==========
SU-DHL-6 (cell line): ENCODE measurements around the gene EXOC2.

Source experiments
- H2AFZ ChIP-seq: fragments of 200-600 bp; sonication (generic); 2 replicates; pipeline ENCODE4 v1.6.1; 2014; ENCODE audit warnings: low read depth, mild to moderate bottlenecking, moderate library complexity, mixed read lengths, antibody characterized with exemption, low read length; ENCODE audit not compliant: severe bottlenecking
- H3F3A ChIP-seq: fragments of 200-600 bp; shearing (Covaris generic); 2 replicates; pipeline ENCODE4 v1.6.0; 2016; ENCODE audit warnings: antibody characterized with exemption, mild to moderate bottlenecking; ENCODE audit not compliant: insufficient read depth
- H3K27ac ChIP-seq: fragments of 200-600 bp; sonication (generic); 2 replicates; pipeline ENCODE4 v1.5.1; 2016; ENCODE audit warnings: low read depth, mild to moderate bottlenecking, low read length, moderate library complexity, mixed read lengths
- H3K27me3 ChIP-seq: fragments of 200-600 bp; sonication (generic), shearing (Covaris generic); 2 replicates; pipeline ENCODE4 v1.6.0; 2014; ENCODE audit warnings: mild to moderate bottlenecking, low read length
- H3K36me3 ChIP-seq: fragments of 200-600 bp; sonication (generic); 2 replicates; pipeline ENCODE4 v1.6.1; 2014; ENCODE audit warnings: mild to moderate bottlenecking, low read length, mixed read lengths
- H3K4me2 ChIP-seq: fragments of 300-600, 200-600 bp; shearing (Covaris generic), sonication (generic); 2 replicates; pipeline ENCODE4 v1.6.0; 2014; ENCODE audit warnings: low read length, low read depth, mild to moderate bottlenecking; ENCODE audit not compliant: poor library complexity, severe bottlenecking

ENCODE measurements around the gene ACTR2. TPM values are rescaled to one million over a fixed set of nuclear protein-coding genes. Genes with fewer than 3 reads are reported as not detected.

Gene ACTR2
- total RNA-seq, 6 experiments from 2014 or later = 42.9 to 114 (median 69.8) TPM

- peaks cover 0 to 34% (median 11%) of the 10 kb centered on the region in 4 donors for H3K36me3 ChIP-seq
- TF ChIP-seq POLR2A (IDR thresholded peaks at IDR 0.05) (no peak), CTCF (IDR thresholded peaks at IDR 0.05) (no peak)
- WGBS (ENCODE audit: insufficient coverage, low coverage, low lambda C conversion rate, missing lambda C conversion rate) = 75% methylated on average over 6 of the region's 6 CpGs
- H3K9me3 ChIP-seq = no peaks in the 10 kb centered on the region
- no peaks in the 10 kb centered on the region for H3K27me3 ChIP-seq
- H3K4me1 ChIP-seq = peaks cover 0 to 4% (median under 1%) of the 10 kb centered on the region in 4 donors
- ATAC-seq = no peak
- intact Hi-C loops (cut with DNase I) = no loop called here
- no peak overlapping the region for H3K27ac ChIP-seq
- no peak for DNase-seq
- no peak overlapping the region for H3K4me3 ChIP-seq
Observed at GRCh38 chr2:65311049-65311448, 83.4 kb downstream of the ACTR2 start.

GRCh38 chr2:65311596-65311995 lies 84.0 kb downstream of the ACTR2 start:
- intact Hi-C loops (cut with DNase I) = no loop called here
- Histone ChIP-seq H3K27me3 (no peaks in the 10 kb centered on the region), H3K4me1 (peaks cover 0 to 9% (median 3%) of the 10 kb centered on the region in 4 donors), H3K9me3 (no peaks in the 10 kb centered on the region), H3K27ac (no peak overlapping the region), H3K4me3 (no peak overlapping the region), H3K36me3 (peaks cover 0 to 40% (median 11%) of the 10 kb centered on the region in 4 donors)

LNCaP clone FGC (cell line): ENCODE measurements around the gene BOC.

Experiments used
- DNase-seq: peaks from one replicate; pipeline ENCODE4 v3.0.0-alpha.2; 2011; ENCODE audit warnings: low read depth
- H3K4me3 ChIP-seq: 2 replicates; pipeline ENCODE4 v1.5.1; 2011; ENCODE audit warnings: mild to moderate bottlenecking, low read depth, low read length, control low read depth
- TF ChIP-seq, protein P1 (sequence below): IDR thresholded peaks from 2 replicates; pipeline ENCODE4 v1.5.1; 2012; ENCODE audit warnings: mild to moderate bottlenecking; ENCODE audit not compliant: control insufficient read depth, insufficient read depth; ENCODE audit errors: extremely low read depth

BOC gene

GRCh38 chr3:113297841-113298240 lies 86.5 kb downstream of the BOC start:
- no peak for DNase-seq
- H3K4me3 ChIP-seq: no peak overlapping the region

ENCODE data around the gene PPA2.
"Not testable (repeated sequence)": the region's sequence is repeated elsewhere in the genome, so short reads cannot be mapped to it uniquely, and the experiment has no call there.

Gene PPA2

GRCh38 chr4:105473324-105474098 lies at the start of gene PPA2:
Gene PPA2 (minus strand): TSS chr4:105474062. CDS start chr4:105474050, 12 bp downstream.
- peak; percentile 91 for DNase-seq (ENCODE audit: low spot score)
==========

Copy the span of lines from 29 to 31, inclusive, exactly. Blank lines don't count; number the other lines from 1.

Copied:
- DNase-seq: peaks from one replicate; pipeline ENCODE4 v3.0.0-alpha.2; 2011; ENCODE audit warnings: low read depth
- H3K4me3 ChIP-seq: 2 replicates; pipeline ENCODE4 v1.5.1; 2011; ENCODE audit warnings: mild to moderate bottlenecking, low read depth, low read length, control low read depth
- TF ChIP-seq, protein P1 (sequence below): IDR thresholded peaks from 2 replicates; pipeline ENCODE4 v1.5.1; 2012; ENCODE audit warnings: mild to moderate bottlenecking; ENCODE audit not compliant: control insufficient read depth, insufficient read depth; ENCODE audit errors: extremely low read depth